- GN 3.1 Initial notification of injury
- GN 3.2 Initial liability decision - provisional, reasonable excuse or full liability
- GN 3.3 Certificate of capacity
- GN 3.4 Pre-approval of treatment
- GN 3.5 Injury management plans
- GN 3.6 Investigating changes in capacity
- GN 3.7 Case conferencing
- GN 3.8 Rehabilitation services during case management
- GN 3.9 Work capacity assessments and decisions
- GN 3.10 Section 39 notification
- GN 3.11 Section 59A
- GN 3.12 Surveillance
- GN 3.13 Factual investigations
- GN 5.1A Calculating PIAWE
- GN 5.1 Calculating PIAWE for workers injured before 21 October 2019
- GN 5.2A Calculating weekly payments
- GN 5.2 Calculating weekly payments for workers injured before 21 October 2019
- GN 5.3 Making weekly payments
- GN 5.4 Weekly payments after the second entitlement period
- GN 5.5 Payments to workers with highest needs
- GN 5.6 Weekly payments for exempt workers
- GN 5.7 Permanent impairment
- GN 5.8 Property damage
- GN 5.9 Domestic assistance
- GN 5.10 Commutations
- GN 5.11 Compensation and other work entitlements
- GN 5.12 Death claims
- GN 6.1 Determining liability for medical and related treatment
- GN 6.2 Surgery
- GN 6.3 Nominated treating doctor and specialists
- GN 6.4 Allied health practitioners
- GN 6.5 Independent consultants
- GN 6.6 Referral to an injury management consultant
- GN 6.7 Aids and modifications
- GN 6.8 Independent medical examinations
GN 1.6 Fraud
Application: This guidance applies equally to exempt workers
Workers compensation fraud can take many forms, and is not limited to fraudulent acts committed by workers.
Insurers have a responsibility to prevent, detect and respond to fraud. SIRA also has a role in preventing, detecting and responding to fraud. SIRA has powers to prosecute under various legislation.
This guidance considers the different types of fraud and insurers and SIRA's respective roles in preventing, detecting and responding to fraud.
Fraud in the workers compensation system
What is fraud?
According to section 192E of the Crimes Act 1900, any person who, by any deception, dishonestly:
- obtains property belonging to another, or
- obtains any financial advantage or causes any financial disadvantage,
- is guilty of the offence of fraud.
Section 235A of the Workplace Injury Management and Workers Compensation Act 1998 (1998 Act) deals with fraud on the workers compensation scheme. It provides that a person who by deception obtains, or attempts to obtain any financial advantage in connection with the workers compensation scheme is guilty of an offence if the person knows or has reason to believe that the person is not eligible to receive that financial advantage.
In the workers compensation system fraud can take a variety of forms. These are described below.
Examples of worker fraud include knowingly:
- claiming for an injury that didn't occur at work
- failing to notify return to work or change in income
- making multiple claims relating to the same injury
- making false or overstated travel and/or expense claims
- falsifying medical certificates
- supplying false or misleading information in relation to a claim.
Examples of employer fraud include knowingly:
- failing to take out workers compensation insurance
- conspiring with a worker to support a false claim
- supplying false information to obtain or renew a policy
- falsifying documents like a certificate of currency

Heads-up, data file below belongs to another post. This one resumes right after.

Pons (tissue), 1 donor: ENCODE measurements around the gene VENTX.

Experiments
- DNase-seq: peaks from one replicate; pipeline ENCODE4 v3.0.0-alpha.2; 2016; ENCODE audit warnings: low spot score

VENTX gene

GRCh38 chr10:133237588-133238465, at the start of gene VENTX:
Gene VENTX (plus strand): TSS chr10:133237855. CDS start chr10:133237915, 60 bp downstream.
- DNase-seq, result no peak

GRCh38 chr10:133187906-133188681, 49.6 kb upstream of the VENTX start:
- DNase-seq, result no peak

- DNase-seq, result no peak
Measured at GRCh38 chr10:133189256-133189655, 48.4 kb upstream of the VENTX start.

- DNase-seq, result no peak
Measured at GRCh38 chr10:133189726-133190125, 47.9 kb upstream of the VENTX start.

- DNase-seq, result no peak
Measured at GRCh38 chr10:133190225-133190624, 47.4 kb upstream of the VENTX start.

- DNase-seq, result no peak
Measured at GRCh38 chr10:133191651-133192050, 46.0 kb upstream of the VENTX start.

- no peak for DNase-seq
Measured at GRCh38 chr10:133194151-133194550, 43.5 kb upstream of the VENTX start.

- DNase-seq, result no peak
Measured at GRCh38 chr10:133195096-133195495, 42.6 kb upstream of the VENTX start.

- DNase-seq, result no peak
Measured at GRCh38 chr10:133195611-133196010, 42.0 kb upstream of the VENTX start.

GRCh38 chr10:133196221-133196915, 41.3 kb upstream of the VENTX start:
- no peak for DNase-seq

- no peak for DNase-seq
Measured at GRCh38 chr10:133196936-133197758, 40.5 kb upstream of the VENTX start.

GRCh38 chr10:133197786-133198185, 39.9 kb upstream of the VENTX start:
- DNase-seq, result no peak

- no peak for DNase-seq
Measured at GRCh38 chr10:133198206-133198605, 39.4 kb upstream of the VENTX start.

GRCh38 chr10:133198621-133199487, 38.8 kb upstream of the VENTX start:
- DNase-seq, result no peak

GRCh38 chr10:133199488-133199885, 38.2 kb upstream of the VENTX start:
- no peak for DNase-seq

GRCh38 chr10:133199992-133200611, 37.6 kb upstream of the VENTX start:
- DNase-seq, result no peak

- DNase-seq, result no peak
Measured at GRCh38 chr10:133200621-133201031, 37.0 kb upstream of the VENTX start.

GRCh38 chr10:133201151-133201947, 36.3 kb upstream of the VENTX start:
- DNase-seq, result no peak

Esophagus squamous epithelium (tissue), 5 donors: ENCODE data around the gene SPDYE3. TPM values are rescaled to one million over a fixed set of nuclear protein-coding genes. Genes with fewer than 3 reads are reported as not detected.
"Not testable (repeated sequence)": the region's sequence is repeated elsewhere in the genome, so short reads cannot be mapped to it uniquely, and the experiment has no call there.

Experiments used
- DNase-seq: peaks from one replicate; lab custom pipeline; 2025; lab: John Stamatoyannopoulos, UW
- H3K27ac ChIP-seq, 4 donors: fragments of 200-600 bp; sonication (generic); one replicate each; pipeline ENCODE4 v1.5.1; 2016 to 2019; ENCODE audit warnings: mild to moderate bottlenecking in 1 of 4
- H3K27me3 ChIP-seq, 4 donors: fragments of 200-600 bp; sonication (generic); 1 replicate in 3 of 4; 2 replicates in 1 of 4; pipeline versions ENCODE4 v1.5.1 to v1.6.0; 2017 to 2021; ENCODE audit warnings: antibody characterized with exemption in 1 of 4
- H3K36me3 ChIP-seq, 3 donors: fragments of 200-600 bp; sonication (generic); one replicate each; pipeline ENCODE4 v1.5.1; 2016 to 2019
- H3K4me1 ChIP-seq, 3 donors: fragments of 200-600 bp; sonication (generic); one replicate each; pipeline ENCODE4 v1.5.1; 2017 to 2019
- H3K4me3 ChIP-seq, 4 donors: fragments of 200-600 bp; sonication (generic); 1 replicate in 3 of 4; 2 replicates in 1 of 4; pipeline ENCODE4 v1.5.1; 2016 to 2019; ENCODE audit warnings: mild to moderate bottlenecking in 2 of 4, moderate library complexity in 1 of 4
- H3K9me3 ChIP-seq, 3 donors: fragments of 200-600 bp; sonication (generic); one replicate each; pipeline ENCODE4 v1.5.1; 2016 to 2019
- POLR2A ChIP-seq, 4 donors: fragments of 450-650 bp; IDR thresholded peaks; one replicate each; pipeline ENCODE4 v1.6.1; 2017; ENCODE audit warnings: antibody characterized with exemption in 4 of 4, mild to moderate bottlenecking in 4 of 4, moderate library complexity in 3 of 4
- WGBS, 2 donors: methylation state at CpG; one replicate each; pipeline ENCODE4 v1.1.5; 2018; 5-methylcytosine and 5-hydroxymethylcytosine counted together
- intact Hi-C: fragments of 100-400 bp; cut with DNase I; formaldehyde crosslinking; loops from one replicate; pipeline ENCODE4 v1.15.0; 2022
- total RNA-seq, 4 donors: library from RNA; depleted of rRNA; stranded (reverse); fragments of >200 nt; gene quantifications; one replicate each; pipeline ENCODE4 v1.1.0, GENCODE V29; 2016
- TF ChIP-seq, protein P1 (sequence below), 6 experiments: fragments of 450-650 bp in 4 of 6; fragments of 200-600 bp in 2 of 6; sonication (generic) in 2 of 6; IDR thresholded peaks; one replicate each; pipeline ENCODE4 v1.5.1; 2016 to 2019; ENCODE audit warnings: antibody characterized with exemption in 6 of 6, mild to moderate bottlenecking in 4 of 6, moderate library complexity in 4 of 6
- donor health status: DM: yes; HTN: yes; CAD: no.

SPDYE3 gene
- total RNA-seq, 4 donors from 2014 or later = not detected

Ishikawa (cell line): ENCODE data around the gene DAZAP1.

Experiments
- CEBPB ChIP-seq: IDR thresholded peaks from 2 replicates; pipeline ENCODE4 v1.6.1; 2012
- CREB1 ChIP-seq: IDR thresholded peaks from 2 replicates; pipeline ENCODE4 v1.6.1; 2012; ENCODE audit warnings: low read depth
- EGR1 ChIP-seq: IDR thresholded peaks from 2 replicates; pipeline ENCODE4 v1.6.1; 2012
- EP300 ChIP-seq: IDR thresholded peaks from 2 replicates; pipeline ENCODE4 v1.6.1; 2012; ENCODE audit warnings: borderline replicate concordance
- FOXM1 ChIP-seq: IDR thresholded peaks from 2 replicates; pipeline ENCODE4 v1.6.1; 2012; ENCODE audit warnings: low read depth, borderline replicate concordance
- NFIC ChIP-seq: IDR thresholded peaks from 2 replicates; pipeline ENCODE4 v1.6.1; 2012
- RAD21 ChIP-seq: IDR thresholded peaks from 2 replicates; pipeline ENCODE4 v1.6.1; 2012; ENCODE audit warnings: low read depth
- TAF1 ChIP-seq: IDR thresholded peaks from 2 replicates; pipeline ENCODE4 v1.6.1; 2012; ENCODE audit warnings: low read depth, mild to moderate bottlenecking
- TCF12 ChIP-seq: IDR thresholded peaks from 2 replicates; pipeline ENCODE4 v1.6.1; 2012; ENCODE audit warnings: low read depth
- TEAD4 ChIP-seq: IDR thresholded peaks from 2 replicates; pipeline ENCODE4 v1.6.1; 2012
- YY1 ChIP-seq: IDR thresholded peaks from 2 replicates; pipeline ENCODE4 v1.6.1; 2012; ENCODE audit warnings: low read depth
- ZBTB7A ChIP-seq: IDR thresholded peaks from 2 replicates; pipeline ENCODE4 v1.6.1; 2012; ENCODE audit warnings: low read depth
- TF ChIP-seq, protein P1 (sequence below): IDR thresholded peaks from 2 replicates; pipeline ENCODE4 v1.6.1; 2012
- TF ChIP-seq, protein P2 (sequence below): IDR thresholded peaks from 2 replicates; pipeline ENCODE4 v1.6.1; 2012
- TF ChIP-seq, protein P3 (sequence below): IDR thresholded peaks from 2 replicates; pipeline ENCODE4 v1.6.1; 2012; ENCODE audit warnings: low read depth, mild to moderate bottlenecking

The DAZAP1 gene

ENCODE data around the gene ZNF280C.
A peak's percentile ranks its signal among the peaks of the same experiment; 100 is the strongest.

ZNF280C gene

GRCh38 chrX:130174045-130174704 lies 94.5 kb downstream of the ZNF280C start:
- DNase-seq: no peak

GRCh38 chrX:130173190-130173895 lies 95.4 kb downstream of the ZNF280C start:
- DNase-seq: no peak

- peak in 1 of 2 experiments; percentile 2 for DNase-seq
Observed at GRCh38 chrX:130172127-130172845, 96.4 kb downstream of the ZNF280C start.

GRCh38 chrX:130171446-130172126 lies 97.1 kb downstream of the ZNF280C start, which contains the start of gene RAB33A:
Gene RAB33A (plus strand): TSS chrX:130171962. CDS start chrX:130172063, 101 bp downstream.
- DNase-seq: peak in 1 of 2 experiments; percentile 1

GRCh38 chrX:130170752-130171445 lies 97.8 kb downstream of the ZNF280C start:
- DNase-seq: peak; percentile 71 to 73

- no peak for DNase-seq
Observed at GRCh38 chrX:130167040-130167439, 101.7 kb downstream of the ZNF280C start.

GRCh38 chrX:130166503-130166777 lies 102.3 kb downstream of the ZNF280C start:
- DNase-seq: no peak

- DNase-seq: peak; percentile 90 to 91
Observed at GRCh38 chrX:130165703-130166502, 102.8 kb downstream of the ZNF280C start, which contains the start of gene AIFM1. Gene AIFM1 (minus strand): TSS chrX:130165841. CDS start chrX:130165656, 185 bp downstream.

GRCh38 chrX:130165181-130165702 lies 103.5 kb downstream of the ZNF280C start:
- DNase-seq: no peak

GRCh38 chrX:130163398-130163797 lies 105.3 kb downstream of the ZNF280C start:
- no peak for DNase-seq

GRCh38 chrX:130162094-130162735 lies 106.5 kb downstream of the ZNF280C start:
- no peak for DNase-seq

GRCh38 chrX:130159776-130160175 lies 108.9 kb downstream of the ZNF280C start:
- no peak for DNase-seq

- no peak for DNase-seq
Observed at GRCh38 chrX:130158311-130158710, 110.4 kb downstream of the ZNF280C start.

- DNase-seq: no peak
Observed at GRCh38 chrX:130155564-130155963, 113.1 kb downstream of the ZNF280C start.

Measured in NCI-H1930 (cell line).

- deliberately underestimating wages or worker numbers
- failing to pass on workers compensation benefits, and
- working with others to supply false documents in respect of any aspect of a claim.
Examples of provider fraud include knowingly:
- billing for consultations that didn't occur
- billing for services that weren’t provided
- providing false or misleading information on a medical certificate or other documents
- providing receipts for individual consultations when group rehabilitation has occurred
- requesting a worker to sign more than one certificate of capacity for one consultation.
Examples of insurer fraud include:
- setting up fake claims
- knowingly processing fake invoices.
Insurers and fraud
Insurers should have systems and processes in place to:
- prevent fraud - proactively putting into place measures and controls designed to help reduce the risk of fraud from occurring at the outset
- detect fraud - designing and implementing controls to uncover instances of fraud or potential fraudulent behaviour
- respond to fraud – taking action to mitigate the impact of fraudulent activity and pursue prosecution when appropriate.
The action taken when responding to fraud will depend on the individual circumstances but may include:
- disputing liability on a claim
- raising an overpayment against a worker or provider
- reporting a provider to their professional association
- ceasing to use a particular provider
- amending insurer systems and processes
- referring to SIRA for possible prosecution action.
SIRA and fraud
SIRA’s risk-based approach to fraud will determine the response to reported fraud. SIRA will focus its efforts on those incidents where the risk and potential for harm is the greatest.
In most situations, the fraud can be addressed at the insurer level, however SIRA may become involved, for example where prosecution (worker or employer) or criminal charges (provider) may be appropriate.
Insurers should contact SIRA to report workers compensation fraud they have identified and investigated by:
- calling the Customer Service Centre on 13 10 50
- emailing firstname.lastname@example.org, or
- writing to Compliance, Investigations & Prosecutions, Locked Bag 2906, Lisarow NSW 2252.